Well, that wasn’t so good was it? The whole thing felt drab and derivative, like they were trying to pack in as many clichés as they could into two hours. And they certainly packed those suckers, freely borrowing from superior sources. It didn’t have any of the energy the second season premier managed.
Seven months have passed since last season’s finale, the lazy man’s approach to storytelling. Our erstwhile hero, Tom Mason, is now the President of Charleston. Yes, South Carolina, and no, don’t ask. Charleston is safe because of the new aliens who landed in the finale. Those would be the Volm--grey and generically bulbous, vaguely reptilian with their noses cut off—who hate the Espheni—grey, with elongated heads that are vaguely fish like. The Volm have given Charleston’s defenders all kinds of neat space firepower that has our boys and girls holding their own. But as is a pattern with this show, it all happened off camera.
Low budgets seem to be a problem. We see one, count him/her/it. one whole Volm. And so help me God, the Volm is called Cochise. One the plus side, however, he/she/it has excellent diction. Comes in handy for telling, not showing.
Dr. Glass is very, very pregnant. She has the baby almost immediately as well, after a clichéd “my water broke” moment that even the Lifetime channel would consider phoned in. The baby is a girl that Dr. Glass and Tom name Alexis. And of course she’s some kind of freak. She sits up on, I don’t know, day one. Crawls of the bed and says “mommy” a few days later. So it seems we’re ripping off the whole star child trope from V, which wasn’t even original then.
Yeah, it’s that kind of show, Geronimo.
On to the Mason children. Ben has adjusted well to being super human from his harness days. He has a new side kick, some African American age-appropriate lady friend. Good for him.
Hal is a mess. He’s paralyzed, only not really because they can’t find anything physically wrong. He sleep walks at night out into the woods to meet femme fatale Karen, his old flame until she got a harness. They have rough, woodsy sex. Karen’s spine glows when they get it on, a direct rip off of Battlestar Galactica. Nerds found that edgy once. Now it’s just kind of embarrassing.
Yeah, it’s that kind of show all right.
Matt is a twit. He’s a truant because he finds school boring. Dr. Glass lowers the boom, after which he tells her “You’re not my mother!” Honest to God. It really doesn’t get much more clichéd than that, particularly since none of it has any buildup or dramatic heft. He’s apologized by the end and everything is okay. It’s as pointless a way to kill five minutes of screen time as any.
The main thread of both hours is that Charleston is harboring a mole. Not the rodent or another new kind of alien, but an old-fashioned spy who passes information to the Espheni. One Volm and one mole per Charleston. They want us to think the mole is Hal, presumably from Karen’s mind control, but it’s possible it isn’t. The Lost guy (Terry O’Quinn) shows up for five minutes to try and find the mole. He gets killed. I guess he needed a car payment or something.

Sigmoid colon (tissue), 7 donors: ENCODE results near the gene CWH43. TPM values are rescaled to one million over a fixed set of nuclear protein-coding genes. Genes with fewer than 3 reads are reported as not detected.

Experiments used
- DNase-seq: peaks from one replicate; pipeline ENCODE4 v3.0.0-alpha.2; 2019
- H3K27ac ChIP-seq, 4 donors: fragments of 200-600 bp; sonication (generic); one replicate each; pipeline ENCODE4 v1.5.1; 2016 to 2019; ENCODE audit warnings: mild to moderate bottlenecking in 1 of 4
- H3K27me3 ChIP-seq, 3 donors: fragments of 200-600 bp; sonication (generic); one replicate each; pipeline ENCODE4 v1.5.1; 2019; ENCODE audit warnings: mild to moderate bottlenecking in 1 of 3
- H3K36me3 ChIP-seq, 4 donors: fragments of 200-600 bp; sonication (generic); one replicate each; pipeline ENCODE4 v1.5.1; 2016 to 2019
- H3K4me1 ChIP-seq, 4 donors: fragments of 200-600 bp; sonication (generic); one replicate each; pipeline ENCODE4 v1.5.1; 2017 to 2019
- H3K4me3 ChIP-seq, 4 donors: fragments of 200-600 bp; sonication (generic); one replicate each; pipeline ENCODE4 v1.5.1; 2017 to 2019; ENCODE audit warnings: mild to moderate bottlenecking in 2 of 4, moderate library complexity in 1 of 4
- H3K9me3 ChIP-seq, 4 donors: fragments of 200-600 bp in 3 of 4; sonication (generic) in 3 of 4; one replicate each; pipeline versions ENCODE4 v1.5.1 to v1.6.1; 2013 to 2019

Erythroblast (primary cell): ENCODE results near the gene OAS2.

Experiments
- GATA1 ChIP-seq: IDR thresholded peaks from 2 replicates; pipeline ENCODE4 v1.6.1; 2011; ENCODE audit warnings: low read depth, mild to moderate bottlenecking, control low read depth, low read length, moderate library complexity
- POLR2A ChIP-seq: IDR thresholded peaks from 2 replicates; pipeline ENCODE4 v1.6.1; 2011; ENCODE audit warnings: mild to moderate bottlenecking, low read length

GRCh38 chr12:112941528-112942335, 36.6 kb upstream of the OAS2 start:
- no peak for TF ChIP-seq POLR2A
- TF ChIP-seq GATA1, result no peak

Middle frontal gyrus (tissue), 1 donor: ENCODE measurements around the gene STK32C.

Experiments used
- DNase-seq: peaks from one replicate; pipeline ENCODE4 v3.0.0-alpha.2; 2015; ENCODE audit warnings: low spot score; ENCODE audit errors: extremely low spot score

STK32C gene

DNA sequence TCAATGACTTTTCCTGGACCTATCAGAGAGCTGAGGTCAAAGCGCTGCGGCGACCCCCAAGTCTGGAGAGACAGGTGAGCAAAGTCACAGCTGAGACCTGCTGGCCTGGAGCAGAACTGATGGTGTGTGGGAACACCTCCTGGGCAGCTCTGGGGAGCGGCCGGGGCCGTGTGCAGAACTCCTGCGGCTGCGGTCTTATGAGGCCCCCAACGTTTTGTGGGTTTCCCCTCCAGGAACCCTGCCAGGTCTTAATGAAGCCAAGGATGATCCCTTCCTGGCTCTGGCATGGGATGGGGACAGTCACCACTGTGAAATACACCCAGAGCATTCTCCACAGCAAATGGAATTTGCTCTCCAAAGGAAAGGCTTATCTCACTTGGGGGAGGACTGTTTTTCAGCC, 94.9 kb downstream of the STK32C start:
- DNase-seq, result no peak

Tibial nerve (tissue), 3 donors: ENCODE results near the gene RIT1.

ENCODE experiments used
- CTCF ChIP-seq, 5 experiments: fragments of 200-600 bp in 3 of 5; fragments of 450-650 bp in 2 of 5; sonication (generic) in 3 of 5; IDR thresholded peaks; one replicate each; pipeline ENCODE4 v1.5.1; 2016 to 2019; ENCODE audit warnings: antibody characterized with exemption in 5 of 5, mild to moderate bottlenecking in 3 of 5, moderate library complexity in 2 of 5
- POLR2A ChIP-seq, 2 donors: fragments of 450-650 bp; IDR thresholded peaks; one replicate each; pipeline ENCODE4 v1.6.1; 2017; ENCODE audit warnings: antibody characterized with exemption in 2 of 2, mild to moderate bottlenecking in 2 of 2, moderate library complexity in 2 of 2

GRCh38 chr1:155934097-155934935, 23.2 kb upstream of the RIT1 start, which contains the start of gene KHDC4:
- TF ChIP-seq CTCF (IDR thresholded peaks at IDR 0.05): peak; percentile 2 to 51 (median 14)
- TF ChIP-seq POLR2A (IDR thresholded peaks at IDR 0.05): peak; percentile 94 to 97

Colonel Weaver and Pope offer up a lot of manly military and rebel-without-a-cause growling, respectively. Things get shot. Things blow up. The usual.
The second hour has a remarkably dumb plot. It seems the Espheni are powering up their Mech droids at a local nuclear power plant. You’d think all those interstellar spaceships and huge bases they’ve built would be up to the task, but I guess not. The rebels decide to blow up the plant. However, they don’t want fallout raining down on them. So what’s a President of Charleston to do?
I’ll tell you. He goes to find Dr. Kadar, an agoraphobic with no social skills at all. That’s original, right, the nerd scientist? Seems Dr. Kadar has been living underground running Charleston’s power plant all by himself. On bad TV shows energy is magic. You don’t need maintenance or people standing watch. You just need some nerdy genius.
Yeah, we’re dangerously close to Power Rangers territory here.
Anyway, Dr. Kadar tells them they first have to turn the plant off. What an insightful tip. Then he says they just need to plant a few explosive charges to bring the containment building down and entomb the reactor. That’ll trap all the radiation.
Seriously. I know Fukushima-like events don’t happen every year, but surely someone on this show is vaguely conversant with that big news story from not so long ago. You know, decay heat, the stuff that’s still there after you shutdown, the reason the Japanese were frantically trying to restore power, the reason they wound up pumping SEA WATER through in a desperate bid for cooling.
Or how about Chernobyl: “The reactor itself was covered with bags of sand, lead and boric acid dropped from helicopters: some 5,000 metric tons of material were dropped during the week that followed the accident.” More than 400,000 m3 of concrete were needed for the ultimate sarcophagus.
Dr. Kadar is a moron.
Anyway, more fighting. Bang bang, emote emote, Bang bang, emote emote. Some guy I’d never heard of got killed. It wasn’t moving. When they get to the reactor, it seems like the explosive charges can pretty much just go anywhere. Afterwards, they watch the charges ignite from a few miles away. Tom smiles knowingly at their brilliance, as befits the President of Charleston.
Will conservatives like this?
No. They’re all boring, and they ruined a perfectly good power plant. Hal doesn’t even know he’s having rough, woodsy sex. Dr. Kadar is precisely the kind of buffoon who would have washed out into government work, a bottom quartile government worker who couldn’t come up with a reasonable excuse for a regulation if a Volm handed it to him. And explained it with excellent diction.
This show is what science fiction would be if it was a government program. And not one of those military programs that at least build something.